Legal Aspects Of Transsexualism
Transsexual people are those who establish a permanent identity with the gender that is not typically associated with their biological sex, identified at birth. As most legal jurisdictions have at least some recognition of the two traditional genders at the exclusion of other categories, this raises many legal issues and aspects of transsexualism. Most of these issues tend to be located in what is generally considered family law, especially the issue of marriage, as well as the ability of a transsexual person to benefit from a partner's insurance or social security.
The degree of legal recognition provided to transsexualism varies widely throughout the world. Many countries now extend legal recognition of sex reassignment by permitting a change of legal gender on the individual's birth certificate. Many transsexual people have their bodies permanently changed by surgical means or semi-permanently changed by hormonal means (see sex reassignment therapy). In many countries, some of these modifications are required for legal recognition. In a few, the legal aspects are directly tied to health care; i.e. the same bodies or doctors decide whether a person can move forward in their treatment, and the subsequent processes automatically incorporate both matters.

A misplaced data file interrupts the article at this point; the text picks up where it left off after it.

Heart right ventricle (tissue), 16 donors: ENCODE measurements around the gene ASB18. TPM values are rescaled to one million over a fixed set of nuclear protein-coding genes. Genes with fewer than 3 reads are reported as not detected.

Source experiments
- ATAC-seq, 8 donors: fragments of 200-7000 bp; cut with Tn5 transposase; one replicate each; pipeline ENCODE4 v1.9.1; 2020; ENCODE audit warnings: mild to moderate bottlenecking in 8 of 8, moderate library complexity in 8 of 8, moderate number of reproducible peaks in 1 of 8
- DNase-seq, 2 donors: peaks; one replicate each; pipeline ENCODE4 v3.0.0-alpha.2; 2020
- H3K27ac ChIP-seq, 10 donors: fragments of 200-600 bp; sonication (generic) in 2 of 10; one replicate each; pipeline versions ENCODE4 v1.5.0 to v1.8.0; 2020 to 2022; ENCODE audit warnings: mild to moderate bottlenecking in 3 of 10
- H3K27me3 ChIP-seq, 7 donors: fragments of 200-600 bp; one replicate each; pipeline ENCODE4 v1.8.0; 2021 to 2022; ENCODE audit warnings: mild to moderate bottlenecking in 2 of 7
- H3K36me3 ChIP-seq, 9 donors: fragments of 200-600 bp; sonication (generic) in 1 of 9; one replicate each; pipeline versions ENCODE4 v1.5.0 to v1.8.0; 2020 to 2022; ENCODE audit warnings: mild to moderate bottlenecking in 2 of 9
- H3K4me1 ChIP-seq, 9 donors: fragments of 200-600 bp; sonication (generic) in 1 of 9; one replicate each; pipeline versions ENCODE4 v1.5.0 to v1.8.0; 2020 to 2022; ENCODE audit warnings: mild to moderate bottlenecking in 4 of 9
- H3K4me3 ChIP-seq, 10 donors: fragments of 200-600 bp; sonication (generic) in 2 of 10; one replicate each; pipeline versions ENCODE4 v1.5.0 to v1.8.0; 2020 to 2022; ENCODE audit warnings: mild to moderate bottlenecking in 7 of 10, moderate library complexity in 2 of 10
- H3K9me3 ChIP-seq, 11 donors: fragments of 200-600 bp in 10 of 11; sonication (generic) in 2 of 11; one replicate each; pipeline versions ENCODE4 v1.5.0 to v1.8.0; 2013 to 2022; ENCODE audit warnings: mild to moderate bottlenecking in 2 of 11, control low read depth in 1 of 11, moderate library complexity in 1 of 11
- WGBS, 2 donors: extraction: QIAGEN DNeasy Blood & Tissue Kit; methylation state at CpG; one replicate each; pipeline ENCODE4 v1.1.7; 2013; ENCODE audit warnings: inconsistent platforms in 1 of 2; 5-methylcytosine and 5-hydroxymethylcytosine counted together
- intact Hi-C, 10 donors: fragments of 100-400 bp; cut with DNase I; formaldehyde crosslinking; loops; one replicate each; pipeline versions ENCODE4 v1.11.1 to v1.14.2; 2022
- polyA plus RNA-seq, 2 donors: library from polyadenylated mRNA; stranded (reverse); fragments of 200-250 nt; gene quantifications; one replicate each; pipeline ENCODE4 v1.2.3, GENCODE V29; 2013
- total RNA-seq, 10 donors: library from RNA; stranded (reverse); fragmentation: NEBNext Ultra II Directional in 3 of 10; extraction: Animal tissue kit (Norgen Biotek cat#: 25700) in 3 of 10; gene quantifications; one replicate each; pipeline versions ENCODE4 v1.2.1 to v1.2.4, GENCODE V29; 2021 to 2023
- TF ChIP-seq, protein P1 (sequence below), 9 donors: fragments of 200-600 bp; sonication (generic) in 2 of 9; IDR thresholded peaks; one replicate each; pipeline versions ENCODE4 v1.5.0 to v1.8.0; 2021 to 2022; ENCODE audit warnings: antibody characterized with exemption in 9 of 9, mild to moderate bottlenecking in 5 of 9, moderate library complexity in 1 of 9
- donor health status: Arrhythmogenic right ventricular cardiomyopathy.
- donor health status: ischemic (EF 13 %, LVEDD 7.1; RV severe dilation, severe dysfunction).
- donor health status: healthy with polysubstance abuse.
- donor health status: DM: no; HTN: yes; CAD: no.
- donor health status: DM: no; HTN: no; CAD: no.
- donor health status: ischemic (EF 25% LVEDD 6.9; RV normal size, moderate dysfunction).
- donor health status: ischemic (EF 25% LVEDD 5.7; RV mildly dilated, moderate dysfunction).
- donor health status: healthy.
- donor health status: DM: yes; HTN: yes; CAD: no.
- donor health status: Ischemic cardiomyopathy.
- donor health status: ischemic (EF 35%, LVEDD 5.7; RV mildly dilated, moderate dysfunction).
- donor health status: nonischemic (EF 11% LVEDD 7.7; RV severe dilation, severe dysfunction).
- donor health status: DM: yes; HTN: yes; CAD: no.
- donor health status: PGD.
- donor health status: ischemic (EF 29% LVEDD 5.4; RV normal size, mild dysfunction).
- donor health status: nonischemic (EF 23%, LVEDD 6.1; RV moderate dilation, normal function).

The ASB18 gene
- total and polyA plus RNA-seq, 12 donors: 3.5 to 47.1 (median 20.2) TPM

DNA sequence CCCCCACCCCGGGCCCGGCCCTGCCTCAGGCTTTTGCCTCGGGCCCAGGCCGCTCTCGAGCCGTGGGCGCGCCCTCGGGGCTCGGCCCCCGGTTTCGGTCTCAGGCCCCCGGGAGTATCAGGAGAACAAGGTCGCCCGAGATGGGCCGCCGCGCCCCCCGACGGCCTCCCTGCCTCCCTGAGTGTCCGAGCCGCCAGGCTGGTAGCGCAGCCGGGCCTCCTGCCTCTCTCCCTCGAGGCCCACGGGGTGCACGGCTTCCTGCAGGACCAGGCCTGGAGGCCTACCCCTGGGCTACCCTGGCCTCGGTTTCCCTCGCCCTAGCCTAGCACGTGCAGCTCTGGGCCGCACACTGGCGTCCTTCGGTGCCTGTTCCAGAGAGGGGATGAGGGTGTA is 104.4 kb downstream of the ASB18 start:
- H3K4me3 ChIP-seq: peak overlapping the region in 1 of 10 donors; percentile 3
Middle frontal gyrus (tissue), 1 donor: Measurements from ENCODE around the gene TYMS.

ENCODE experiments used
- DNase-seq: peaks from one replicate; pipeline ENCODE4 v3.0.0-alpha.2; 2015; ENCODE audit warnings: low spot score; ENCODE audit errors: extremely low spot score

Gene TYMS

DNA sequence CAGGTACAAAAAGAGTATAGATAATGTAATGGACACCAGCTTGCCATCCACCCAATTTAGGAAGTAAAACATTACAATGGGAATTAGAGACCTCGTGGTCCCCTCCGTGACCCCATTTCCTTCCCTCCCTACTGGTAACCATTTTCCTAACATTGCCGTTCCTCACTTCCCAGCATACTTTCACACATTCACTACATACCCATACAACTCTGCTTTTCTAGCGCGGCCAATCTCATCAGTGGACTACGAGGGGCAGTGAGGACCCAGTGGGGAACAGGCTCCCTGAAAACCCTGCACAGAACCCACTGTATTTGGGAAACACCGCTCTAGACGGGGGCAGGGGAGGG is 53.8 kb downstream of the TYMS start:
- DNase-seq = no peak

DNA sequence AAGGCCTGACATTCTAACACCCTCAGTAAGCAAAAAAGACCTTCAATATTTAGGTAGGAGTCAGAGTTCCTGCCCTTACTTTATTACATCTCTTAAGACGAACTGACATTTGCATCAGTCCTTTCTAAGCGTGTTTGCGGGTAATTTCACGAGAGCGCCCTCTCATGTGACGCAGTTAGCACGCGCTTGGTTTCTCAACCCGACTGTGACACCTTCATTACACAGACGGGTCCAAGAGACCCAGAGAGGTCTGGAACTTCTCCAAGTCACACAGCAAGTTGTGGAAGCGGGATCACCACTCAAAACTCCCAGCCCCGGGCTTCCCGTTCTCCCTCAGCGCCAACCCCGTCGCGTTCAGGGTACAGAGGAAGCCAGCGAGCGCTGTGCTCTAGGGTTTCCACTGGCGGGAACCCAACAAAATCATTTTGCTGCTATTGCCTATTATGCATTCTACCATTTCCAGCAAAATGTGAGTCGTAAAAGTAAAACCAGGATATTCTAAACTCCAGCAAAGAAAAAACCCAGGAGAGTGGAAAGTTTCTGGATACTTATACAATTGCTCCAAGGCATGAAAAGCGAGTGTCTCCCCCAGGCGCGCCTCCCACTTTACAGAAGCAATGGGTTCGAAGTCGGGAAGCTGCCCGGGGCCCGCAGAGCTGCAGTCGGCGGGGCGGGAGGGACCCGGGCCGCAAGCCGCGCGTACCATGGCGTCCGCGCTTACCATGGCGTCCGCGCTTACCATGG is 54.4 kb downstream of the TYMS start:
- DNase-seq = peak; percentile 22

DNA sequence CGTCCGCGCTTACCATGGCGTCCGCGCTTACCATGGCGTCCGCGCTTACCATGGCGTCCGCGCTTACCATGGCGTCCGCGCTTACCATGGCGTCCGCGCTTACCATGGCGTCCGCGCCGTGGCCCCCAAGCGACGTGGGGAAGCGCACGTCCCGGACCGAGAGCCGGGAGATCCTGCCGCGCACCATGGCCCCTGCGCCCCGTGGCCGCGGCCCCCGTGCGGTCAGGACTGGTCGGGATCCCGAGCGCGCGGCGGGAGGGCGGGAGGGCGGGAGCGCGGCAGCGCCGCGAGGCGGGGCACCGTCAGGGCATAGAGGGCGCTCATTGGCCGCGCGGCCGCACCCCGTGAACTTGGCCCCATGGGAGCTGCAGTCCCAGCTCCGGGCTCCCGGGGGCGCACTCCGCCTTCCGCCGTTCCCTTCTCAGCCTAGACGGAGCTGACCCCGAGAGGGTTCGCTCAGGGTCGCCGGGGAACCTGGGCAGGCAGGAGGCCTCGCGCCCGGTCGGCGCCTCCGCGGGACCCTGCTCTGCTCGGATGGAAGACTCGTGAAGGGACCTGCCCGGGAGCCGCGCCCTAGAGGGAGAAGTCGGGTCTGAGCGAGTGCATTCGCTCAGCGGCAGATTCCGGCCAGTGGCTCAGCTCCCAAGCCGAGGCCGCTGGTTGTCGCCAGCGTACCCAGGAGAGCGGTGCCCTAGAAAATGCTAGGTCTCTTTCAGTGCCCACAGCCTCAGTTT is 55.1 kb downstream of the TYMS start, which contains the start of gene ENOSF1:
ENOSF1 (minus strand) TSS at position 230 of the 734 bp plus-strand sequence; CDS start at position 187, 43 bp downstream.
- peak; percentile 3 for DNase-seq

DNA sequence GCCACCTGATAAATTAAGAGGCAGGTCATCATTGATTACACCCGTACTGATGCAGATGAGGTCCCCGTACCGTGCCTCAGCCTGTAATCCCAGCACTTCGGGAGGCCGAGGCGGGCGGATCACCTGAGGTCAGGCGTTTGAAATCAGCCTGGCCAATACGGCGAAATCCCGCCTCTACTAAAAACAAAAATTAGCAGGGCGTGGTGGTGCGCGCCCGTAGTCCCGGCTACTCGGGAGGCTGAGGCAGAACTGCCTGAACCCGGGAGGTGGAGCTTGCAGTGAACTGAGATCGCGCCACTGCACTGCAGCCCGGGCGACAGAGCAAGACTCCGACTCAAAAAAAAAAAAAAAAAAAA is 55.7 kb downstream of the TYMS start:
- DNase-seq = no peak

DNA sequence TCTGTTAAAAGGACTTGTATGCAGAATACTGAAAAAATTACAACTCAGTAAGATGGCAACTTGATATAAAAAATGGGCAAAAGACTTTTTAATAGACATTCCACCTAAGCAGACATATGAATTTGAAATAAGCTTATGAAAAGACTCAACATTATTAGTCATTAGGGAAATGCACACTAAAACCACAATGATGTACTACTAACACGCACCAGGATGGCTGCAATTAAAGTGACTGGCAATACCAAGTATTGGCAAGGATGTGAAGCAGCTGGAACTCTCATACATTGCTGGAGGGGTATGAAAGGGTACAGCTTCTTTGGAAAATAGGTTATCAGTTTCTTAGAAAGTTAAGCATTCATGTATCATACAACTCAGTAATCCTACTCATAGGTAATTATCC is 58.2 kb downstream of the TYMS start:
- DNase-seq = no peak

The amount to which non-transsexual transgender people can benefit from the legal recognition given to transsexual people, varies. In some countries, an explicit medical diagnosis of transsexualism is (at least formally) necessary. In others, a diagnosis of gender identity disorder, or simply the fact that one has established a non-conforming gender role, can be sufficient for some or all of the legal recognition available.
Read more about Legal Aspects Of Transsexualism: Europe
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